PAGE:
A growing Birch Bay recreation has become the state’s official sport, now that governor Jay Inslee signed SB 5615 into law March 7.
Pickleball was invented in 1965 in Bainbridge Island and gained popularity over the years, which led to the founding of Pickleball, Inc. in 1972 to keep up with the demand for paddles, balls, nets and other gear.
Blaine-Birch Bay Park and Recreation District 2 acting program manager Kaileigh Hubbard said community interest around pickleball at the Birch Bay Activity Center (BBAC) has grown exponentially since the beginning of the pandemic. “It gave people the chance to connect while safely distancing,” she said.
Hubbard said the passing of pickleball as the state’s official sport might lead to increased conversation and funding for the BBAC program, which has about 100 players.
Coach and pickleball teaching professional Mark Livingston said his job at the activity center is to help facilitate the growth of all players regardless of skill level.
He said the activity center offers three programs, the first being an introduction program for people who have heard of pickleball and want to get started but might not know where or how to. “This six-hour program teaches players how to score a game, hit basic shots and move safely on the court,” Livingston said.
The introduction program is taught as a series of three, two-hour sessions. The cost of the program is $36 per person and four players minimum are required to hold each event.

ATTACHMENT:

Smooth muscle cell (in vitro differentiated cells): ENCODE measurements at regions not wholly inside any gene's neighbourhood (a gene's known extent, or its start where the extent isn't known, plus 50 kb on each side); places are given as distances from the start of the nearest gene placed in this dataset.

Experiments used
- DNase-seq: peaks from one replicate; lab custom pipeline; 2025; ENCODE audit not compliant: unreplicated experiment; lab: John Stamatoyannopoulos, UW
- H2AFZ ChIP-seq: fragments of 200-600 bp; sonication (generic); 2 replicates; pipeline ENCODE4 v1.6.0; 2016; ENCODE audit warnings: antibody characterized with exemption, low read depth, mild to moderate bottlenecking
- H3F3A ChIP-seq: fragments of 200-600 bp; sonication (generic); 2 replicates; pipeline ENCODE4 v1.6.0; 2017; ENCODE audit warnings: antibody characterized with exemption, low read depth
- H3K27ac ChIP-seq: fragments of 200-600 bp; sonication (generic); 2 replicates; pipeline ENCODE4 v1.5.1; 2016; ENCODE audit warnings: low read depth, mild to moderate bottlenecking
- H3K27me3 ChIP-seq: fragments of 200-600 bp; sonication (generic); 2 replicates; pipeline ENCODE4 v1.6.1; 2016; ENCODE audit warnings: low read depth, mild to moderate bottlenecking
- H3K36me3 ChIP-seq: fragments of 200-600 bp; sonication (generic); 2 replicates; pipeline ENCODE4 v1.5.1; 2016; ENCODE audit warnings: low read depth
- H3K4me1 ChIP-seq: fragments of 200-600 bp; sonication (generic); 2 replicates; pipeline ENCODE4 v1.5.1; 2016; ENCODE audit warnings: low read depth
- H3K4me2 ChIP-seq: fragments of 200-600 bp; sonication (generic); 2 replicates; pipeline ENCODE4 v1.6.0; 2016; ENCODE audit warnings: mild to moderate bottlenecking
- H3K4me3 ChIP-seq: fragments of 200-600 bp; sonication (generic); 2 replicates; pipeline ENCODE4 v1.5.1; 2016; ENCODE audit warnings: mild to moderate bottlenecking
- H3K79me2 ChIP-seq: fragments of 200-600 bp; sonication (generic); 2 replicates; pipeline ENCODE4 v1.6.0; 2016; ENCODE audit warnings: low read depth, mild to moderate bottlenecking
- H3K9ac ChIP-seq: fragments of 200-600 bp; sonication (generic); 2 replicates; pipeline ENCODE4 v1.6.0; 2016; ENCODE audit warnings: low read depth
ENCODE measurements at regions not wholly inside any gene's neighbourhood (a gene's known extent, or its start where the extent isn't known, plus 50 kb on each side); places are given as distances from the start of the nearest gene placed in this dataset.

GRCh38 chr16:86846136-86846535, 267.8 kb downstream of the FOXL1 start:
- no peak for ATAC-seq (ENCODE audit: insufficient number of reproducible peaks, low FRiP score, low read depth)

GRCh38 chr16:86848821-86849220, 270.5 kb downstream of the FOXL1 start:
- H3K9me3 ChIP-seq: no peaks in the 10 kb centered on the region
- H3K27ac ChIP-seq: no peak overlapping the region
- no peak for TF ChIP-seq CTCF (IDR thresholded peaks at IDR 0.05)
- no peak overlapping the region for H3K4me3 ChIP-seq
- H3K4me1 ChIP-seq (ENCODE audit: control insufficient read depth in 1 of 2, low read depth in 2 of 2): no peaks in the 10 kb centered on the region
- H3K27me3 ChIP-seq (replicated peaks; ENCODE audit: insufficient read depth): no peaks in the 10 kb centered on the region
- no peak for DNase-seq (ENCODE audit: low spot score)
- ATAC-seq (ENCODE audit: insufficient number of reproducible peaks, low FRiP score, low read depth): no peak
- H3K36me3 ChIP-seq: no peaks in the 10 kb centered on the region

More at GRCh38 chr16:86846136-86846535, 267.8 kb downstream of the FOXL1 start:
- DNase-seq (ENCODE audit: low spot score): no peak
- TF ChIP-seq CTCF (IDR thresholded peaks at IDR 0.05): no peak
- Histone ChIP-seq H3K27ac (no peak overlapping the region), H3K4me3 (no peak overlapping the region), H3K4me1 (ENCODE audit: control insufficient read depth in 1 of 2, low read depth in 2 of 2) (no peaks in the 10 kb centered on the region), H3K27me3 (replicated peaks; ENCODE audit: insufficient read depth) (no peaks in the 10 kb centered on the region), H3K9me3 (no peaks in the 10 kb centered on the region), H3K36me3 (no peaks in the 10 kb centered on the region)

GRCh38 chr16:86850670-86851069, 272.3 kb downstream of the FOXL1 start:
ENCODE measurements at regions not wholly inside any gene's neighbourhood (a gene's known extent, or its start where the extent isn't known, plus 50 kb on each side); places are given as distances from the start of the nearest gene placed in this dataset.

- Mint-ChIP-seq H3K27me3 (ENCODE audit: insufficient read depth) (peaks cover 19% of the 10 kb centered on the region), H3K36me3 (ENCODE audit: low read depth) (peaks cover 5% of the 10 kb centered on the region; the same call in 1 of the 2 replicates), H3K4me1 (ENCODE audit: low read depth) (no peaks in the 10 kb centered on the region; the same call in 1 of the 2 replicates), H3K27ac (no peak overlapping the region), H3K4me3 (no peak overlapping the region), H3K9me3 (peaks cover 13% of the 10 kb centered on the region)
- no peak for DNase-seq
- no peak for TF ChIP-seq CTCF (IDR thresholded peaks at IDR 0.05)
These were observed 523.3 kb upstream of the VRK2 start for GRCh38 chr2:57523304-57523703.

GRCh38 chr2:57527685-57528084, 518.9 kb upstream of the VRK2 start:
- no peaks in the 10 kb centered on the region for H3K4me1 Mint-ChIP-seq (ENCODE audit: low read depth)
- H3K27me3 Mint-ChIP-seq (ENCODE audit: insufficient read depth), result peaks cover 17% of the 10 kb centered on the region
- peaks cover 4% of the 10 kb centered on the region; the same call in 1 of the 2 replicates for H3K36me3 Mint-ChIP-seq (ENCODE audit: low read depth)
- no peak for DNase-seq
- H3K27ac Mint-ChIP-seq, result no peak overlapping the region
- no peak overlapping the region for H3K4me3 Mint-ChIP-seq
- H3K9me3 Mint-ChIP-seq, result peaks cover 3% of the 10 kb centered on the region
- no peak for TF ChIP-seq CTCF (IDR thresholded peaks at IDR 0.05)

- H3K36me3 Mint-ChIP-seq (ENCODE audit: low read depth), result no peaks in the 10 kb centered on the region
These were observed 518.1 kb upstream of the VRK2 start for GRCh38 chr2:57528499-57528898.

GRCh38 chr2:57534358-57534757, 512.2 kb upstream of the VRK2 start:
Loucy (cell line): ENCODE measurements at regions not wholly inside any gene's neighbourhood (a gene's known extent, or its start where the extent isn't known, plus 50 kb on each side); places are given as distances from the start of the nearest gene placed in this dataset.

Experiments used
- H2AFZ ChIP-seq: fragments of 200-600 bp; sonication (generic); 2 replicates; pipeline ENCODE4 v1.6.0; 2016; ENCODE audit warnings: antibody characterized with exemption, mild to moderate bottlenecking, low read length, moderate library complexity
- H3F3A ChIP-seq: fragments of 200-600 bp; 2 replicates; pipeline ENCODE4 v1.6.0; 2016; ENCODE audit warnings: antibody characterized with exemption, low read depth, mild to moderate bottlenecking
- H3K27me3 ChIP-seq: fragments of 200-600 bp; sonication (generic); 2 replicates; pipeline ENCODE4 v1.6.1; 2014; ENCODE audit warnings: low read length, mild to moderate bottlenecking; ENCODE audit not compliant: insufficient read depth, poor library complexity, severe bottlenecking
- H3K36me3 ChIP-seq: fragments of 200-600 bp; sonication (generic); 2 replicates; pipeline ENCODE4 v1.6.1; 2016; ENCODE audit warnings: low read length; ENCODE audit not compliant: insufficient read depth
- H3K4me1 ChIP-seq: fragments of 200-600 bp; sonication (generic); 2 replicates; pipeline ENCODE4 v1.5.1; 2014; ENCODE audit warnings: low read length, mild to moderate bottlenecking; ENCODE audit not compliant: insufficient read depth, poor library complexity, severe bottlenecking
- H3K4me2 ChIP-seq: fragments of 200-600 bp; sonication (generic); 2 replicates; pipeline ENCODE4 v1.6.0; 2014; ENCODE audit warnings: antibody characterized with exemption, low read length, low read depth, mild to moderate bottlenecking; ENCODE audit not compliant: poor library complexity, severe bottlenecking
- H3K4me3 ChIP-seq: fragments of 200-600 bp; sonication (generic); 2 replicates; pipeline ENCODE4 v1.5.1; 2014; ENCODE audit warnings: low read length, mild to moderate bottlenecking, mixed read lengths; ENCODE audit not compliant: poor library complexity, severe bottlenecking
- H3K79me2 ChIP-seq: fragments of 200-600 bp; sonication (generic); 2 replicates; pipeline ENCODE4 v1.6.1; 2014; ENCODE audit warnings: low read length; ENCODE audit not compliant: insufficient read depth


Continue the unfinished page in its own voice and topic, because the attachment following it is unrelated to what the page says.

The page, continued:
The second program, Workout with Coach Mark, customizes drills and drill games to address challenges players may experience in their game for $12 per each two-hour session. “No matter your skill level, this program lets you work out and practice gameplay with like-skilled players,” he said.
Livingston recently helped implement the third program, the Junior Development Program, which will feature ongoing lessons, practice sessions and the opportunity to develop skills and gameplay performance for those ages 10-18. The cost is $12 per person per session, with registration being capped at eight players per session.
Brian Berg has been playing pickleball for three years with his wife. Berg said they play pickleball 8-12 hours a week, split between the BBAC and Semiahmoo Resort.
Berg said Livingston is an excellent instructor for both beginning and advanced players. He also said he is happy the BBAC opens its doors to everyone in the community.
“This is a fast growing sport, with few places to play,” Berg said. “The courts at Birch Bay Village are private, the courts at Semiahmoo are semi-private and only the activity center has public courts.”
Berg encourages those who might be on the fence about playing to come to the activity center and give it a try. “With a few hours of instruction, you can get a good workout and meet new friends,” he said.
Livingston also encourages prospective players to take advantage of BBAC’s introduction program. “It’s an opportunity to engage in something fun, to interact with others and to form a social connection with your community,” he said.
He also said studies have shown positive health, social and psychological benefits associated with playing pickleball. “This is an activity that is within reach for most people regardless of age because it doesn’t require tremendous physicality.”
As players get older and their mobility decreases, their athletic opportunities may decline as well, Livingston said. “This is an opportunity for them to play and master a sport alongside their community.” Those looking to engage with the various programs can visit the parks and rec website bbb.parkandrec.org for more information.
“When you step on the pickleball courts, you hear laughter and comradery between players,” Livingston said. “We encourage more of the community to join in.”
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